How does a ventriloquist manage to pronounce the sounds of certain consonants,

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  1. DzyMsLizzy profile image95
    DzyMsLizzyposted 3 years ago

    How does a ventriloquist manage to pronounce the sounds of certain consonants,

    such as "B" "F" "M" "P" "V" "W"  without moving the lips?

    Each of those sounds involves the lips to produce the sound of that letter.

  2. The Examiner-1 profile image72
    The Examiner-1posted 3 years ago

    Practice. I tried ventriloquism because I used to watch them and wanted to do it. For the letter "B", I remember keeping my teeth closed and curling my tounge way back to touch the roof of my mouth near the back. Each letter just takes time to make sounds until you make the one which sounds nearest to the real one. You simply have to know where to begin - buy a ventriliquist book.

  3. bravewarrior profile image91
    bravewarriorposted 3 years ago

    You have asked the question of the decade, Lizzy! I've often wondered that myself. You have to close you lips to form most consonants.

    I had a Jerry Mahoney doll when I was a little girl. I tried my hand at speaking without moving my mouth. When it came to consonants, I sort of had to whistle them through my teeth, but that's hard to do with B, M, P.

    I'm curious to see who can answer your question.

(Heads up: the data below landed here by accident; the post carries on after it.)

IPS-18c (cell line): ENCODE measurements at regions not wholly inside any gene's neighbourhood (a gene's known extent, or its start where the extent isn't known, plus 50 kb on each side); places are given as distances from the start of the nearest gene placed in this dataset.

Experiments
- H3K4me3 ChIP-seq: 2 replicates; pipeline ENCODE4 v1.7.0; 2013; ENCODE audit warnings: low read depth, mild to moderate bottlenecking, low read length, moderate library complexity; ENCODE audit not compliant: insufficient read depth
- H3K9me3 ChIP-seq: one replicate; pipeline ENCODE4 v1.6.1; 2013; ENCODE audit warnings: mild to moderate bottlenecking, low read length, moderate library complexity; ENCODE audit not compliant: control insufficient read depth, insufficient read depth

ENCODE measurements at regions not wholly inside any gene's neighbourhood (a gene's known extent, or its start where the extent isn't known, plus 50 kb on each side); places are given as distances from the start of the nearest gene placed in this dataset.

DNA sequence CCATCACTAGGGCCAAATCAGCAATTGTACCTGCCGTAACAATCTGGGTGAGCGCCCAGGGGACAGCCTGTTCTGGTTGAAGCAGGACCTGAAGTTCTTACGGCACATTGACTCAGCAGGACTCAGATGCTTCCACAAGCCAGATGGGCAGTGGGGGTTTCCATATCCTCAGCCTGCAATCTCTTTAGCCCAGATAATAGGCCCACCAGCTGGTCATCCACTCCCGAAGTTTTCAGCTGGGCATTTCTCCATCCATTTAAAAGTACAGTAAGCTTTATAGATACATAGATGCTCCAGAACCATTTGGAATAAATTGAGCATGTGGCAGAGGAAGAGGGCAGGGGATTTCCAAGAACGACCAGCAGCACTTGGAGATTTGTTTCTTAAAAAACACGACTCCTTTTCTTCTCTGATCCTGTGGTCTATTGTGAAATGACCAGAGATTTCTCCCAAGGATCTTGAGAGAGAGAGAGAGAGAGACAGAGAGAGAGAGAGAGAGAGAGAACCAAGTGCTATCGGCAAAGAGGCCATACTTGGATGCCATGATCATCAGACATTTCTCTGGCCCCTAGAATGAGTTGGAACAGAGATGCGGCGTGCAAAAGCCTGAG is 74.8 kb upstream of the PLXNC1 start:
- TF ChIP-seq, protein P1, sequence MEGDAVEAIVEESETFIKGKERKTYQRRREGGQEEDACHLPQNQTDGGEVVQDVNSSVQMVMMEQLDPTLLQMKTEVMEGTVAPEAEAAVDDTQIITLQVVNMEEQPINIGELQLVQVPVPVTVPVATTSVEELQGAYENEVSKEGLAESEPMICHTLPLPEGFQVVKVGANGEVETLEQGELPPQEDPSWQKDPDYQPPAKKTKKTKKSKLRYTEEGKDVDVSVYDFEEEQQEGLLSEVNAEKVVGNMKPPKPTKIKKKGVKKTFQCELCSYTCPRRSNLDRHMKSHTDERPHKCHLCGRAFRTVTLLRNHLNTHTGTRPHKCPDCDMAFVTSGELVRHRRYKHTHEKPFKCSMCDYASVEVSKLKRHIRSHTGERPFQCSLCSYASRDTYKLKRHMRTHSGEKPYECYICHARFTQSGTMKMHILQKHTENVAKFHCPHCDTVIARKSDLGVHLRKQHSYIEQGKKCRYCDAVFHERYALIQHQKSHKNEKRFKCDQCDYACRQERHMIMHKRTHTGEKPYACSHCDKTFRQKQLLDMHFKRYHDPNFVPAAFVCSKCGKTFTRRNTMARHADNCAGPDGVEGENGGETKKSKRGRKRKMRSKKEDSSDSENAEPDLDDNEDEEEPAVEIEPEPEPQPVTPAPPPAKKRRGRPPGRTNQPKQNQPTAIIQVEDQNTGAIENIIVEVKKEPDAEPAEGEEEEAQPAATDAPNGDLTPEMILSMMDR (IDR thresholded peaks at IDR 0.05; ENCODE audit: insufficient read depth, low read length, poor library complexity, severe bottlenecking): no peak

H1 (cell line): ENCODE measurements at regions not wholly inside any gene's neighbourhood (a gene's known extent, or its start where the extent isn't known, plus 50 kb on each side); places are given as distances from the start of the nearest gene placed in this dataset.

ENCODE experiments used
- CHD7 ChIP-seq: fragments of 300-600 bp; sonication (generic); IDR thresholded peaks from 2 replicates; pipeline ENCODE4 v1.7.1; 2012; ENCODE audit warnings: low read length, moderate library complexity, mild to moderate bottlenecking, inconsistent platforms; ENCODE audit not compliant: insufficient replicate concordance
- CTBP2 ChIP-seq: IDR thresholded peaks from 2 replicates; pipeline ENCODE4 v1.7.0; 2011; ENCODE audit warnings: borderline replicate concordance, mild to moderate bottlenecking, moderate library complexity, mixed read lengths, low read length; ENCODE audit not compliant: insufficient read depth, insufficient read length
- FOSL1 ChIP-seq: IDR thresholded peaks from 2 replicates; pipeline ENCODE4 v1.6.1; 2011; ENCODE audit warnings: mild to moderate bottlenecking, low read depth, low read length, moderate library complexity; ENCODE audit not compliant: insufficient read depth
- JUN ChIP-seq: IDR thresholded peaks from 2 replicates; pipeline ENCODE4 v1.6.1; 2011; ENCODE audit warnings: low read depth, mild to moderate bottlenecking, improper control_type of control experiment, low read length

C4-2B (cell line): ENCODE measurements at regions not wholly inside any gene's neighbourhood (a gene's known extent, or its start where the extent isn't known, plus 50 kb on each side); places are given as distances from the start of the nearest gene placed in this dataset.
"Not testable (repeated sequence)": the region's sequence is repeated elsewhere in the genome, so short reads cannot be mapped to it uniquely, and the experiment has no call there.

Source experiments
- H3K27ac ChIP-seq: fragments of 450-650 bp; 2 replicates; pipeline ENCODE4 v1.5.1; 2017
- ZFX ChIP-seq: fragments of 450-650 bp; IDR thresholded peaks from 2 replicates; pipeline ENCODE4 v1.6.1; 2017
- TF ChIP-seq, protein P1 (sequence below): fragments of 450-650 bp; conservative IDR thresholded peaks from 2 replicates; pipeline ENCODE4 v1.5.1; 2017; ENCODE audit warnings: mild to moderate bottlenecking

1. The Examiner-1 profile image72
      The Examiner-1posted 3 years agoin reply to this

      Did you try that? You cannot seem to make any sound but "mmm, mmmm" when you do that. I could not make the different sounds of consonants.

    2. bravewarrior profile image91
      bravewarriorposted 3 years agoin reply to this

      Examiner, your lips come together when you pronounce, B, M, and P.

  4. Billie Kelpin profile image86
    Billie Kelpinposted 3 years ago

    As a former teacher of the deaf in the 60s, we had to learn how each sound is produced in the mouth whether with a wide tongue, a narrow tongue, the tongue on the alveolar ridge, air through the mouth, nose, etc. ASL hadn't been analyzed and respected as a legitimate language as yet back then and was used mainly in residential schools for the deaf.  The philosophy in the public schools throughout the US was that a person needed to speak and hear to function in the hearing world; thus, teaching a deaf child to speak and lipread was the main focus in the training of teachers of the deaf in those days. For our classes at the U, each student majoring in Deaf Ed. had to go to the dentist and get a plate made for the roof of our mouth.  We then had to put tooth powder (there was such a thing) on the plate, put it in our mouth, make a sound, and then draw on a diagram where the tongue hit and add a lengthly description of how each sound was made.   

    Re: ventriloquism, I imagine, it is possible to train your articulators, lips, teeth, tongue, uvula, etc. to produce an approximation of a sound a different way than most people produce that sound.  The reason we, as English speakers can't roll the Spanish "r" is because our tongues aren't used to it. 
    Also, in "running" speech, it's the inflection that helps our minds fill in the sounds that might not be articulated exactly "right on".  The example our Phonetics professor game was the sentence.  "Did you eat yet?" This turns out in normal speech to actually be: "Jeet yet?" and the answer might be: "No, ju?"
    However, training your articulators to produce sounds without "articulating" is long and arduous work.  Seeing people do it in person, I imagine, is much more rewarding than watching it on TV.  Fascinating ability - speech ! Fascinating topic and question

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